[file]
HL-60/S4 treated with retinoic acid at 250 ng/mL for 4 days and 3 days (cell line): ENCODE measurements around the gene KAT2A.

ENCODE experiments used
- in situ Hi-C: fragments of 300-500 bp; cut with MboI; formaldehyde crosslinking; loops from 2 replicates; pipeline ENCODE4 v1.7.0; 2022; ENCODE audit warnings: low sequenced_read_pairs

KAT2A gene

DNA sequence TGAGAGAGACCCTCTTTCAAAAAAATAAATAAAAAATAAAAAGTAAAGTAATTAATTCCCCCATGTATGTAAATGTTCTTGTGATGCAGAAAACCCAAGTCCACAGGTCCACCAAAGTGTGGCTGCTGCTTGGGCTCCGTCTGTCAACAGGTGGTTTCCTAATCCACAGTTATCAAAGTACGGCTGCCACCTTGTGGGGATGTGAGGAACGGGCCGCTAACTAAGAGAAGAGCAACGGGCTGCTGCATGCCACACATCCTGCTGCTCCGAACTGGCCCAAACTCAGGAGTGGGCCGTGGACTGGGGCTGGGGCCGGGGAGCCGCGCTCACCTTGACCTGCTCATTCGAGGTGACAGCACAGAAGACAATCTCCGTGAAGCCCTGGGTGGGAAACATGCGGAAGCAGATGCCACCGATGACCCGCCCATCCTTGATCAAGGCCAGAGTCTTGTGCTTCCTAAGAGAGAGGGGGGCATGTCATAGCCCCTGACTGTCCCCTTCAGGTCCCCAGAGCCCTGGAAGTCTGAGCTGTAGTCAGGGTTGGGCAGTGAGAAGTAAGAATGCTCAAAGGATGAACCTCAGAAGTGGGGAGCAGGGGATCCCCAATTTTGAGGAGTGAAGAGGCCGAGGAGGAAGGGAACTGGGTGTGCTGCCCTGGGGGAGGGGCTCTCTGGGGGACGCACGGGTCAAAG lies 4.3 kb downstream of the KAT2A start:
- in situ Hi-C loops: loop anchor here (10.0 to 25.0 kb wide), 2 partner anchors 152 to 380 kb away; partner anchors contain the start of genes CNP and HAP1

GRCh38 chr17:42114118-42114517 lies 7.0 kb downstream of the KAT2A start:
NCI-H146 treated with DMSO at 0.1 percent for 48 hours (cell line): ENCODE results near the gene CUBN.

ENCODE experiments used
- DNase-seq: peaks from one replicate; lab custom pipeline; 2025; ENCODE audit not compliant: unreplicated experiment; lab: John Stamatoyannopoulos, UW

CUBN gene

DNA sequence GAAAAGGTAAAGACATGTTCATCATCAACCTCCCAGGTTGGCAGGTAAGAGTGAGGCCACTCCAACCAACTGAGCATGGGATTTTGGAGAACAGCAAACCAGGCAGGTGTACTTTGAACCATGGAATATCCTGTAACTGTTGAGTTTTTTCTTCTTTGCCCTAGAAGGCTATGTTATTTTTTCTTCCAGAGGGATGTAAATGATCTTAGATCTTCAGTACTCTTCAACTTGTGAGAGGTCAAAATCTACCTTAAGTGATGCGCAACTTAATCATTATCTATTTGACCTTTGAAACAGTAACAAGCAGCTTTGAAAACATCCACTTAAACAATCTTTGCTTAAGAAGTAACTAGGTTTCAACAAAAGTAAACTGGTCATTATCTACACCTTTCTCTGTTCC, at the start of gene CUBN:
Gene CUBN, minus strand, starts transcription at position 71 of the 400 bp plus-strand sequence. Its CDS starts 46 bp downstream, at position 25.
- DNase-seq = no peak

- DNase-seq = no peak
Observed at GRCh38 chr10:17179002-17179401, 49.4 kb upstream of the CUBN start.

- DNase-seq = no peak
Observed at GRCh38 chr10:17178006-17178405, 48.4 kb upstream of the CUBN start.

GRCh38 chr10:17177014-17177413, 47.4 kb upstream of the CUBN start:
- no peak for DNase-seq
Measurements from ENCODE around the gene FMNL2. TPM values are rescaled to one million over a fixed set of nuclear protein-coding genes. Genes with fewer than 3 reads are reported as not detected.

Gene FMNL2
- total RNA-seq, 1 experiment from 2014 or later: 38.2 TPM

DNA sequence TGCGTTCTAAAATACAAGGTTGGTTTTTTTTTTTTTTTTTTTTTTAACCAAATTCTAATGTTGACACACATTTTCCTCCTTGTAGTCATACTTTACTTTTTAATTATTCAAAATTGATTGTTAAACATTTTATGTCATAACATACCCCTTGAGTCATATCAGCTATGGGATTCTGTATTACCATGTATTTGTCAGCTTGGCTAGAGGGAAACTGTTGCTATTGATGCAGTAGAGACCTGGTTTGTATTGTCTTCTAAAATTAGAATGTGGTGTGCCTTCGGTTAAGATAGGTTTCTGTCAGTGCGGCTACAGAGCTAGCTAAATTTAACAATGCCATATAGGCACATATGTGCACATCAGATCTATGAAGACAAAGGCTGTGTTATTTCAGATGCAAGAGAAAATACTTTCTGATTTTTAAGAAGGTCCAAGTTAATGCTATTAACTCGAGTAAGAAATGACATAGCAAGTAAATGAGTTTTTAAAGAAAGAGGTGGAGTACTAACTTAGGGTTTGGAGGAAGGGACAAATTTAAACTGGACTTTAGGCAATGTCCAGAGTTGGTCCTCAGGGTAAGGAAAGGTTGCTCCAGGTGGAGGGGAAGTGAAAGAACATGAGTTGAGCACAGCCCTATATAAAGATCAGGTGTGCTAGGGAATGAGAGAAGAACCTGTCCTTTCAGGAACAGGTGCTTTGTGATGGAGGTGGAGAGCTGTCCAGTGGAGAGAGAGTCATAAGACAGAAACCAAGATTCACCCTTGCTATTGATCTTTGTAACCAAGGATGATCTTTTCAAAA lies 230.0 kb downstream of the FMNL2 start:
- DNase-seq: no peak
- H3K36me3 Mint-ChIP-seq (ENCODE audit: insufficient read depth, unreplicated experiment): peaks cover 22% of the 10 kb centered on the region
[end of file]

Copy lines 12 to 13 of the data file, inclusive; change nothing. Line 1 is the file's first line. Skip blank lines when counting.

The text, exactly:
DNA sequence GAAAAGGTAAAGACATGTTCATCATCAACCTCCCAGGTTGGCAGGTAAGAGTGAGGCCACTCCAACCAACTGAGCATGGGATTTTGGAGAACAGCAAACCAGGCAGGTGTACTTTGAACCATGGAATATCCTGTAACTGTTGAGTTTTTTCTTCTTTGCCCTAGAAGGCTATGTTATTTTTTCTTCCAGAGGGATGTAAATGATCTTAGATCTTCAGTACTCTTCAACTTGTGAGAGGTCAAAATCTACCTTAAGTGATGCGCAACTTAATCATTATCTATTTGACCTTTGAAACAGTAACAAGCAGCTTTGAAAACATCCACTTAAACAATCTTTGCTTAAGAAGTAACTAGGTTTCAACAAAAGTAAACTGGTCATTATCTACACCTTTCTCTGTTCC, at the start of gene CUBN:
Gene CUBN, minus strand, starts transcription at position 71 of the 400 bp plus-strand sequence. Its CDS starts 46 bp downstream, at position 25.